As winter approaches, Mollie’s behavior becomes increasingly perturbed. She is late for work and feigns injury in order to shirk her duties. More seriously, Clover has spotted Mollie at the border of Foxwood, allowing Mr. Pilkington to stroke her nose and talk to her. Mollie denies the accusation, but her embarrassment confirms that she is lying. On a hunch, Clover goes to Mollie’s stall and finds a hidden stash of sugar and ribbons. Mollie disappears soon after. She is seen in a painted cart, gussied up and taking sugar from a man who appears to be some kind of manager. The other animals never mention her again.
January brings bitterly cold weather. Since conditions are too harsh for farming, the animals hold many meetings. They have agreed that the pigs should make all policy decisions, which the other animals are to ratify. Snowball andNapoleon are in constant disagreement, and the other animals begin to take sides. The sheep support Napoleon and interrupt Snowball’s speeches by bleating, “Four legs good, two legs bad.” Snowball is the more progressive politician, promoting innovations to make the farm run more efficiently. Napoleon makes sure to oppose all of Snowball’s ideas.
After some time, Snowball and Napoleon come into bitter conflict over a windmill. Snowball designates a piece of land for a windmill, which will provide electricity for the heretofore-primitive farm. He uses Mr.Jones’s books to draft a detailed chalk blueprint, which fascinates the other animals. One day, Napoleon urinates on the blueprint to show his disdain.
Snowball estimates that the animals can complete the windmill with a year of hard labor, after which the time saving machine will shorten their workweek to three days. Napoleon counters with the idea that they will all starve to death in that time, and that the farm’s primary concern should be increasing food production. The animals split into two groups, one called “Vote for Snowball and the three-day week,” the other called “Vote for Napoleon and the full manger” (65). The only animal not to take a side is Benjamin, who is pessimistic about both plans.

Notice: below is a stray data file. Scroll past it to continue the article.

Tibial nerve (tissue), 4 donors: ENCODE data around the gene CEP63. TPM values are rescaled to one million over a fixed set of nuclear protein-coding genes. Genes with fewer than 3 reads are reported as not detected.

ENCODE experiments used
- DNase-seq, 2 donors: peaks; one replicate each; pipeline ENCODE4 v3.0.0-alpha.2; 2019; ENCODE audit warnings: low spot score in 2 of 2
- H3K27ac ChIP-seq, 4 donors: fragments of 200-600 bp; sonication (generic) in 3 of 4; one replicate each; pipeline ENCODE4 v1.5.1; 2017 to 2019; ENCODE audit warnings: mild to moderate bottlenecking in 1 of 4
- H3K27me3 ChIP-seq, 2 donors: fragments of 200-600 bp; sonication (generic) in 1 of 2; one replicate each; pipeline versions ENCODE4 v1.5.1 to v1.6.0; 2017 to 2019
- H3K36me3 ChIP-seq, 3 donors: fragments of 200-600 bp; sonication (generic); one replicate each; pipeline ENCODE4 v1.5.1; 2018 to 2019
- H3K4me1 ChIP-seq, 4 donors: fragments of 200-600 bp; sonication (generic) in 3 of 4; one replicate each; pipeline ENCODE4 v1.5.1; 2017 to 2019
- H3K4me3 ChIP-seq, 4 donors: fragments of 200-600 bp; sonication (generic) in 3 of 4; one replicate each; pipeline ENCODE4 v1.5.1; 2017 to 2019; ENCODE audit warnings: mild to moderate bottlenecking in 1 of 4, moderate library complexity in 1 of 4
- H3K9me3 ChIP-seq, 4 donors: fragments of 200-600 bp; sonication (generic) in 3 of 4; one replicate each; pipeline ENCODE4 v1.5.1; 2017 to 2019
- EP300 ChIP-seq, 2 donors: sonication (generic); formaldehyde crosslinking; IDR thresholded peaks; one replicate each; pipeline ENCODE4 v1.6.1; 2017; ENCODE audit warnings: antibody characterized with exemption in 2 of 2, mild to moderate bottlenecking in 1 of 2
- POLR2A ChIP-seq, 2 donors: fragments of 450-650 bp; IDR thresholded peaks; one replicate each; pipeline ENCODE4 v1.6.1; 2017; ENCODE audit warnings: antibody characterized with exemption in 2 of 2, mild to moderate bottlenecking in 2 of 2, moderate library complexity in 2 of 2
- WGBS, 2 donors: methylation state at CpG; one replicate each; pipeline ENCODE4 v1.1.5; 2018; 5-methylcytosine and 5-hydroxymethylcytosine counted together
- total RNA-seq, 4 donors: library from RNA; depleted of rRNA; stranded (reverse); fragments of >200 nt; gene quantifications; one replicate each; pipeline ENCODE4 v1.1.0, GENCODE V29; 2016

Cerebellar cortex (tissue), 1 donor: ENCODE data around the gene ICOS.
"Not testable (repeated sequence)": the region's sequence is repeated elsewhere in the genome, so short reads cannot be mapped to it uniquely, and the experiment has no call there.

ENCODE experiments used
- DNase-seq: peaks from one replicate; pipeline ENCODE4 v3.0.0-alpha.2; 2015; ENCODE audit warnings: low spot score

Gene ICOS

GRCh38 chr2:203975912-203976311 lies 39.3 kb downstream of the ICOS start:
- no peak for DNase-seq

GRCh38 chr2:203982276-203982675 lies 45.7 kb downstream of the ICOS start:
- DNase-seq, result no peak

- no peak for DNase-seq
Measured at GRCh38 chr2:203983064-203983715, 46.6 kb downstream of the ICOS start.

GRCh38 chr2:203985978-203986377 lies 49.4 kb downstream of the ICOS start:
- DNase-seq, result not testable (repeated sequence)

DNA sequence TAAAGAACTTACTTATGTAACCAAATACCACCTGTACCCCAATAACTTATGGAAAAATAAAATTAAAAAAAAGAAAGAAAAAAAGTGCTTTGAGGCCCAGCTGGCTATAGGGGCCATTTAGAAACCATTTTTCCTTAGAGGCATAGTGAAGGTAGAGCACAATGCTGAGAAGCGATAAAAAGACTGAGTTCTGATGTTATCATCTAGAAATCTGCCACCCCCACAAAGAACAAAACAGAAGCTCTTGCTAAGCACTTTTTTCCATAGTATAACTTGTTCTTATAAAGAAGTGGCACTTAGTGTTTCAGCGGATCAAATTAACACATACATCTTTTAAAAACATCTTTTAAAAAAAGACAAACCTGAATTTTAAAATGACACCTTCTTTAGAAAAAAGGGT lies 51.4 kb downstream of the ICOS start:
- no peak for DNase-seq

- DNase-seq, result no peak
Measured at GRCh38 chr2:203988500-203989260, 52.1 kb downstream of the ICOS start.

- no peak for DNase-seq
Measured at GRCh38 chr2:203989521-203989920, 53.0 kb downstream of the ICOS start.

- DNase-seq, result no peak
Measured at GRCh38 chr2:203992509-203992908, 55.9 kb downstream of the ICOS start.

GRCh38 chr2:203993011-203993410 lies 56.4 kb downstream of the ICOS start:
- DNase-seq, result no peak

Snowball and Napoleon engage in another major debate about how best to prepare for another human attack. Napoleon advocates the procurement of firearms as well as firearms training. Snowball advocates sending pigeons to rally the other animals; if rebellions occur everywhere, then the humans will stay at bay. The other animals do not divide over this issue because they cannot decide who is right.
Finally, Snowball completes his blueprint for the windmill. The animals hold a meeting at which Snowball wins over the majority with his descriptions of the leisurely life that the windmill will allow. Suddenly, Napoleon signals “nine enormous dogs wearing brass-studded collars,” which barge into the barn and chase Snowball out. Snowball manages to escape through a hedge. The frightened animals gather once more in the barn. As it turns out, the nine dogs are Jessie’s and Bluebell’s puppies. They seem to consider Napoleon their master. Napoleon takes the stage and announces that Sunday meetings with all their accompanying debates will cease, and he will lead a small committee of pigs in making decisions. This mandate disturbs the other animals, but most of them are too dull to argue and too afraid of the dogs to show their disapproval. Four pigs protest briefly.
After the meeting, Squealer explains the new arrangement to the other animals. Just as in the case of the milk and apples, Squealer claims that taking on leadership responsibilities is a burden for Napoleon and his committee; they do it only for the general welfare. If left to make their own decisions, he explains, the animals might make a wrong decision. He also calls Snowball a criminal; even if he was brave in the Battle of the Cowshed (an idea that Squealer also questions), “loyalty and obedience are more important.” Squealer tells the animals, “Discipline, comrades, iron discipline! That is the watchword for today.” Again as in the case of the milk and apples, Squealer ensures the animals’ compliance by threatening Mr. Jones’s return. Of all the animals, Boxer takes obedience to the pigs to heart most. He now has two personal maxims: “Napoleon is always right” and “I will work harder” (70).
Winter turns into spring. The pigs disinter Old Major’s skull and place it at the base of the flagpole beside the gun. When they meet to receive their orders for the week, the animals no longer sit all together. Rather, the dogs and other pigs gather around Napoleon, Squealer, and another pig named Minimus. Only three days after Snowball’s removal, Napoleon announces plans to build the windmill and make similar improvements to the farm. Squealer explains to the animals that Napoleon had never really opposed the windmill—in fact, it was “his own creation,” which Snowball had copied. With evident pride, Squealer explains that Napoleon’s feigned opposition to the windmill was simply a “maneuver” in his plan to expel Snowball for disobedience; it was a brilliant example of “tactics” (72).